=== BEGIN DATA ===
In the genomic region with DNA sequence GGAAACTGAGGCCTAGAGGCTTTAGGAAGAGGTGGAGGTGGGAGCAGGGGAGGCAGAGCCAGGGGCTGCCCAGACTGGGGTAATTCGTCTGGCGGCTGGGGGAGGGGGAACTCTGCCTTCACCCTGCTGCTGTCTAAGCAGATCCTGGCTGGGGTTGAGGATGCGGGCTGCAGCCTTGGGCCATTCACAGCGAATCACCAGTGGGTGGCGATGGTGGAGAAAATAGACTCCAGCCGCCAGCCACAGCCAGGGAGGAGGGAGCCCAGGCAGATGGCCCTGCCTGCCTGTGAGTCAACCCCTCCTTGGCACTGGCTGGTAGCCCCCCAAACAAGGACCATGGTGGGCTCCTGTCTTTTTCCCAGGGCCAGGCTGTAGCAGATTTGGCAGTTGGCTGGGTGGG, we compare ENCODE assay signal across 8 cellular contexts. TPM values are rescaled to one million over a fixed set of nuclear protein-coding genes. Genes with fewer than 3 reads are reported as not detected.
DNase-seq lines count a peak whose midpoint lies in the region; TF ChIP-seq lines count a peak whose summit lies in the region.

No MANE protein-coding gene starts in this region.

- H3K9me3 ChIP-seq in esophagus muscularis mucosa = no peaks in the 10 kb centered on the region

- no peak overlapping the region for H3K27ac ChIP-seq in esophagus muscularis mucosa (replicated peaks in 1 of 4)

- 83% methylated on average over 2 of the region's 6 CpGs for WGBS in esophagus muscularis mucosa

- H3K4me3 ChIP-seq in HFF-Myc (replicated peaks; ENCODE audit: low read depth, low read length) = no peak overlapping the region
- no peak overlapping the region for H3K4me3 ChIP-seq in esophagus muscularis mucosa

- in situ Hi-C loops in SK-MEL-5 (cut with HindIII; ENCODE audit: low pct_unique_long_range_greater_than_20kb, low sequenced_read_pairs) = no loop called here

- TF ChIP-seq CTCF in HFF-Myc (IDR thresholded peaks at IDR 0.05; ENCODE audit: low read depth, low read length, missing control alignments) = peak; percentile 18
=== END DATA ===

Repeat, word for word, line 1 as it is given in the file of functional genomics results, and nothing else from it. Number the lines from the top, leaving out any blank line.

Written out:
In the genomic region with DNA sequence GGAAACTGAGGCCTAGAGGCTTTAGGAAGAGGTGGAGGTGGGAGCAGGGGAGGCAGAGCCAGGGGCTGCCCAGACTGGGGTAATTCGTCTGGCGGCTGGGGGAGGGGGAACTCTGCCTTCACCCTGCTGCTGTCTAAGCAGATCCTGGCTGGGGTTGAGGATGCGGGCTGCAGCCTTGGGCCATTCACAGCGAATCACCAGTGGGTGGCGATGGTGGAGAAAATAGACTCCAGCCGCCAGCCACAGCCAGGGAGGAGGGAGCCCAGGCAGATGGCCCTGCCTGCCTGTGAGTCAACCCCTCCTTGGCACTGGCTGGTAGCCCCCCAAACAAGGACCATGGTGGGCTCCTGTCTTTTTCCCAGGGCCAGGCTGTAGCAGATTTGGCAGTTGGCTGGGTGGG, we compare ENCODE assay signal across 8 cellular contexts. TPM values are rescaled to one million over a fixed set of nuclear protein-coding genes. Genes with fewer than 3 reads are reported as not detected.